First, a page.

What is a Mortgage?

April 14, 2020
image of the word mortgage along with some keys and a watch

Do you really know what is a mortgage? If you are shopping for a home or maybe considering refinancing your mortgage, understanding what is a mortgage is important. Simply put, a mortgage is a legal financial document you agree to when you purchase or refinance a home. It is the payment you make to pay back the loan for your home. But we will explain the ins and outs of a mortgage. This will put you on the best track to getting a great mortgage for your dream home.

Mortgage Definition 

The word “mortgage” is actually derived from the latin word “mort”. This means death. The thought behind this word origin is that a mortgage loan will last you a lifetime. But really, what is a mortgage? 

A mortgage, or sometimes referred to as a deed of trust, is a legal agreement between the purchaser and a financial institution who is lending the money to make the purchase. Essentially, the lender (which can be a bank, credit union or other financial institution) is buying the home or property on your behalf. Then, over the length of your loan, you make payments to repay the lender.

The mortgage loan is secured by the home or piece of property. In other words, it provides the lender the right to take the property if you don’t repay the loan as agreed. A copy of the mortgage document is filed in the county records of the town or city. It is considered a lien, or legal claim, against the home. Once you have paid off your mortgage, that lender has no further right to the property.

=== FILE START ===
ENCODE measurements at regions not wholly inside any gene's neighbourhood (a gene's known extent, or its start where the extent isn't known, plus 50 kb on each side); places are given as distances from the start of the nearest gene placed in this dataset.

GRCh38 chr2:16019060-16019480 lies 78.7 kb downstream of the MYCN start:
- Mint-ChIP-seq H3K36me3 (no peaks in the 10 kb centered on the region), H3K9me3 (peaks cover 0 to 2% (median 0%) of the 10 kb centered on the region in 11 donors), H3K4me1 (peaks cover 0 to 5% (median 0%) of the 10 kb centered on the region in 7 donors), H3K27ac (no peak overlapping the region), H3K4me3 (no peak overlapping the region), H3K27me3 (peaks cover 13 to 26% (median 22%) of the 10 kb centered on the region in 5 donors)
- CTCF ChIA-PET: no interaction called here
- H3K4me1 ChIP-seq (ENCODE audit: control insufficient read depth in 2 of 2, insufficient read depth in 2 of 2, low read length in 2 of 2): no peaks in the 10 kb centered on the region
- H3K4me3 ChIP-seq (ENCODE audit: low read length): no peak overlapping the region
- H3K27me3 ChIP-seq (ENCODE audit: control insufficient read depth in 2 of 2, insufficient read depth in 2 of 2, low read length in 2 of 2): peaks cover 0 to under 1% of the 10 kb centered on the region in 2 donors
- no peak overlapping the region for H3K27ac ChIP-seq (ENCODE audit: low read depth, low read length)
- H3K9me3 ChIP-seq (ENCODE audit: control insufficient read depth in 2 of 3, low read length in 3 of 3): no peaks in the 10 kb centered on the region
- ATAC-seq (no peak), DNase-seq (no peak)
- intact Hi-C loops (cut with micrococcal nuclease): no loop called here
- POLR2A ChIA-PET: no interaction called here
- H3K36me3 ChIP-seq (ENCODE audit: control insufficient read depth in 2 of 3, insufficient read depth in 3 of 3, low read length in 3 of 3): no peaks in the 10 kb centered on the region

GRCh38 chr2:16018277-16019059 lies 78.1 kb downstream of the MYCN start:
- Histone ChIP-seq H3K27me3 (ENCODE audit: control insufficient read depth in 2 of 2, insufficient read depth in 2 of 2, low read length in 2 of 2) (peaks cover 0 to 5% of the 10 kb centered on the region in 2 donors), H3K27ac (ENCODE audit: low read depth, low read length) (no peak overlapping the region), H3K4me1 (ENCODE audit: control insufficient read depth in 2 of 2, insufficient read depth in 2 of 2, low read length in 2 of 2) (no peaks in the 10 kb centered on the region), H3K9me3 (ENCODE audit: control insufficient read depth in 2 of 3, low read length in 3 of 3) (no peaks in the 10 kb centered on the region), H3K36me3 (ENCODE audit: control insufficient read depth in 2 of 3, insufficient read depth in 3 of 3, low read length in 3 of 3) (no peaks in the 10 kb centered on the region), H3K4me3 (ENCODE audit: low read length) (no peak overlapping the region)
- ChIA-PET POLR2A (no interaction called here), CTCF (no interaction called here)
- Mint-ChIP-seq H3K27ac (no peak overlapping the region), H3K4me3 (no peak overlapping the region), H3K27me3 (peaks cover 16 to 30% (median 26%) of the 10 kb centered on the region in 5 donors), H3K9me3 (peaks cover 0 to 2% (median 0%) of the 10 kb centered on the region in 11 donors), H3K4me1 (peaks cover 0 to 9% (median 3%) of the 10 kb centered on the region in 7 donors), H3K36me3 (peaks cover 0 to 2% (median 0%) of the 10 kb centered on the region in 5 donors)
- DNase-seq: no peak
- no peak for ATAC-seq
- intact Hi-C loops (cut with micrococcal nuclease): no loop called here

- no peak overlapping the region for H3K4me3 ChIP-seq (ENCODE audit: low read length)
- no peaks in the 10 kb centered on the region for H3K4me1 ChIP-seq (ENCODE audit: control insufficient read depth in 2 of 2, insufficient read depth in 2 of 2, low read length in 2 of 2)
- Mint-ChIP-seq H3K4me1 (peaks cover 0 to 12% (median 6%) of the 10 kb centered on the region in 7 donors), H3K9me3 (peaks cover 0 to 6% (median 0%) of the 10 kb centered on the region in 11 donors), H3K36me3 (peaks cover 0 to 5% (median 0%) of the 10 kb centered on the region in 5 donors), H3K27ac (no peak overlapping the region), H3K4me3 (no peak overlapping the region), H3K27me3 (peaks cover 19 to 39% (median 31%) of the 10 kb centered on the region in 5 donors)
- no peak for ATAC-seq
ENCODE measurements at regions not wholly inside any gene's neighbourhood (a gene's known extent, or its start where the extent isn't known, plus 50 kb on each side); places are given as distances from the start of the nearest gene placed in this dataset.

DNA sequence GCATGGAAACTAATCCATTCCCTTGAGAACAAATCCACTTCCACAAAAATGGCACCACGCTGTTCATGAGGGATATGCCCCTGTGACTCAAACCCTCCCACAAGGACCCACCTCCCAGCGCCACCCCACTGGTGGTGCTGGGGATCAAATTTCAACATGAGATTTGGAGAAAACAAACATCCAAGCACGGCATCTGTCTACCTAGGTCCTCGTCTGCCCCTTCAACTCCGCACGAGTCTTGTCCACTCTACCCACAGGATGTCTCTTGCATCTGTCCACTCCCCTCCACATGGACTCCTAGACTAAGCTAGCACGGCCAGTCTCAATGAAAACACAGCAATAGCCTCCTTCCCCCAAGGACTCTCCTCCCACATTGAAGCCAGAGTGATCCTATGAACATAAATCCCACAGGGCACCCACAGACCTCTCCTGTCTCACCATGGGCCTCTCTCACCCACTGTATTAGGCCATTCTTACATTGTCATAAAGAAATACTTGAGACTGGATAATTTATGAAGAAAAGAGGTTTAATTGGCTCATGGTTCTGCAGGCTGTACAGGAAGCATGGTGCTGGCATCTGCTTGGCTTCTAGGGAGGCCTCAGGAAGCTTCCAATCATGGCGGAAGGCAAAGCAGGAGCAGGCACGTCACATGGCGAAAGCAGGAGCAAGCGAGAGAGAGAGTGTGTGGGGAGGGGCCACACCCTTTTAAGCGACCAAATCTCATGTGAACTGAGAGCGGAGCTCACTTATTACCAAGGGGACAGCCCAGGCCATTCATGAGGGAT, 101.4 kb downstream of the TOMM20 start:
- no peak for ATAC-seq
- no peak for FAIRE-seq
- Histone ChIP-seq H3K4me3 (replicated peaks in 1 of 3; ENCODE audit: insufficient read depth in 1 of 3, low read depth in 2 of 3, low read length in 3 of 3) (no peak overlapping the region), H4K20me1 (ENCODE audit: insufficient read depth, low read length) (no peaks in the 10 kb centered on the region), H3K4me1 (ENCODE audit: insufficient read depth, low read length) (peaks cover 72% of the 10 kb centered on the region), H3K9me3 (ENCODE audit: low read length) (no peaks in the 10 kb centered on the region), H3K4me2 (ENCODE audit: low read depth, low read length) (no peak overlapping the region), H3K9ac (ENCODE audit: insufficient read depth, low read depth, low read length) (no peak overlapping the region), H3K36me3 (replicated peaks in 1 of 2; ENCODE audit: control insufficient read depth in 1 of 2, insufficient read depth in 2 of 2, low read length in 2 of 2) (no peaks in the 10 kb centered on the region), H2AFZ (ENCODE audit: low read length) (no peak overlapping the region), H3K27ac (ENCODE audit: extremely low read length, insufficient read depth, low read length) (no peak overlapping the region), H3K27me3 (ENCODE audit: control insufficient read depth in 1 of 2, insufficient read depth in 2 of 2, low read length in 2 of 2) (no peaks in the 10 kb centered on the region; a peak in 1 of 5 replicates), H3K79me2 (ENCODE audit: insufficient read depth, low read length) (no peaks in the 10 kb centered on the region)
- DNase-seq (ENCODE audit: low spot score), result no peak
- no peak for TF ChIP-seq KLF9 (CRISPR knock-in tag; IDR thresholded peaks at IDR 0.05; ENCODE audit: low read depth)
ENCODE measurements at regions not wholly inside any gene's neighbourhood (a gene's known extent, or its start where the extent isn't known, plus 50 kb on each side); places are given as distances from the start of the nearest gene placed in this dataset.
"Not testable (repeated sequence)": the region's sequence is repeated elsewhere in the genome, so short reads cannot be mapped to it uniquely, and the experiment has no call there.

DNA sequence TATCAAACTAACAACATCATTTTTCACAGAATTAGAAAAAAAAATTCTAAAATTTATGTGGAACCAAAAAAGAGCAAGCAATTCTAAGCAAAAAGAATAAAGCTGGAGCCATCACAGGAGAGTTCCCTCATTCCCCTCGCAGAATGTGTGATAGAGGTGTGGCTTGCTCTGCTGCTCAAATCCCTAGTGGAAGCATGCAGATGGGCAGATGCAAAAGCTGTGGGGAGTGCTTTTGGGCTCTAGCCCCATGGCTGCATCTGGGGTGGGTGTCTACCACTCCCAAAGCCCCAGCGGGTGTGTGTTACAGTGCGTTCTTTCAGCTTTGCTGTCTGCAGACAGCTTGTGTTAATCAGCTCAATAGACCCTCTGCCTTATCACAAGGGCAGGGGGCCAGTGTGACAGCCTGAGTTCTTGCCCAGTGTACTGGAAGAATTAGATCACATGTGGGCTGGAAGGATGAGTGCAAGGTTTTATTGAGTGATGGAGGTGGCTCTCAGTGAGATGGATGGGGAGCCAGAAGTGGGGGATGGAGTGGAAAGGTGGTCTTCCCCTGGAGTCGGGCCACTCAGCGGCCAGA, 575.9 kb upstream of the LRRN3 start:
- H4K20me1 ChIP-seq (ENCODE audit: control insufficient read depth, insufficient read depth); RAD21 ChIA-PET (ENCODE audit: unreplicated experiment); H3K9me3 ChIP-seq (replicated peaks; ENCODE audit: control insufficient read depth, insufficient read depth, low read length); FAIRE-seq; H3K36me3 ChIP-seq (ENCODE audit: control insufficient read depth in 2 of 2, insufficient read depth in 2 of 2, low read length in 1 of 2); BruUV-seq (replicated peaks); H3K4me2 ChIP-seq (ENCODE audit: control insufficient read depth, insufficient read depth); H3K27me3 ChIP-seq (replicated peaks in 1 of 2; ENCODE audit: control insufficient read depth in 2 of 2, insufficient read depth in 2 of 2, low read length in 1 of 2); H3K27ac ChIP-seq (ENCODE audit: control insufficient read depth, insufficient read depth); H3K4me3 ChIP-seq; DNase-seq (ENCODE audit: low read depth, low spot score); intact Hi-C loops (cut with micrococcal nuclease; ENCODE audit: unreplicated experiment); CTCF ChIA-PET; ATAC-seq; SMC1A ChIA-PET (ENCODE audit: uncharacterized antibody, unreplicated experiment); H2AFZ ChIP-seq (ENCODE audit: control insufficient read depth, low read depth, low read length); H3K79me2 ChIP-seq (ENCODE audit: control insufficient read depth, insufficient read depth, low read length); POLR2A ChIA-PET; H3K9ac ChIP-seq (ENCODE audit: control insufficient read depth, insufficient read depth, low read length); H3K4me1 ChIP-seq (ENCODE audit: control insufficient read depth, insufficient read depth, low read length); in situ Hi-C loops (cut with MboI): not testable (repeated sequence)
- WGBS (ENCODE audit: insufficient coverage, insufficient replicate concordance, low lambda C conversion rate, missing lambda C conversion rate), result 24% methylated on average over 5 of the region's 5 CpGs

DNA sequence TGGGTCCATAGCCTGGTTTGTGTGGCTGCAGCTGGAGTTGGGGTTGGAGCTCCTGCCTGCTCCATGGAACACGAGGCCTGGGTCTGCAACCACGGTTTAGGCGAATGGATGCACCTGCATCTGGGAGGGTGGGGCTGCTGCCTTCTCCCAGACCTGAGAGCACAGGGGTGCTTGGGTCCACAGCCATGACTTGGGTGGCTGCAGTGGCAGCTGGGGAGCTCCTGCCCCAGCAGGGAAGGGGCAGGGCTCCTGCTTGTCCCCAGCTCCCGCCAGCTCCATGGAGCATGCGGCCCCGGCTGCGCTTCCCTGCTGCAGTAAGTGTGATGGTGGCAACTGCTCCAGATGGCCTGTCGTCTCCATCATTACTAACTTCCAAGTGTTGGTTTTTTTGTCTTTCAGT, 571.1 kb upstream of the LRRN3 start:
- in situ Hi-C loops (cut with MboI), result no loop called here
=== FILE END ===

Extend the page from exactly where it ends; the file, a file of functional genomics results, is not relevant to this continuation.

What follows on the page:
What goes into a mortgage?

A mortgage is a complex agreement. Like all contracts, there are many terms and conditions. Examples of the terms include:

Length of loan 

Most commonly a mortgage term is 30 years. Shorter-term mortgages will allow you to pay off your loan quicker and with less interest, but the monthly payments are higher. Longer-term loans mean a lower monthly payment, but recognize that you will be paying more in interest. 

Interest rate 

The rate you pay is a large consideration of the agreement. It is the money you are paying in exchange for the loan. You may consent to a fixed interest rate which is a set amount. You may have an adjustable rate that changes depending on the market. An adjustable rate can go up or down. Some mortgages are a hybrid and have an interest rate that is fixed for a certain period of time and then adjusts.

Down payment 


Some mortgage loans require zero down payment and others will ask for more. Make sure you put down as much as you can afford in order to pay less overall in the life of the loan.

Monthly payments

Your monthly payment will be outlined in your mortgage document. This will include the principal payment, interest, taxes, and insurance. We’ll explain more on this below.

Alongside the mortgage, you will also sign a promissory note which is a promise that you will repay the money you’ve borrowed, with interest. 

Mortgage can have different meanings.

Aside from the actual legal document, the term mortgage can also refer to the actual loan itself. Each month, you’ll be required to make on-time regular payments until the balance of the loan is paid off. 

A person filling out a check to a mortgage company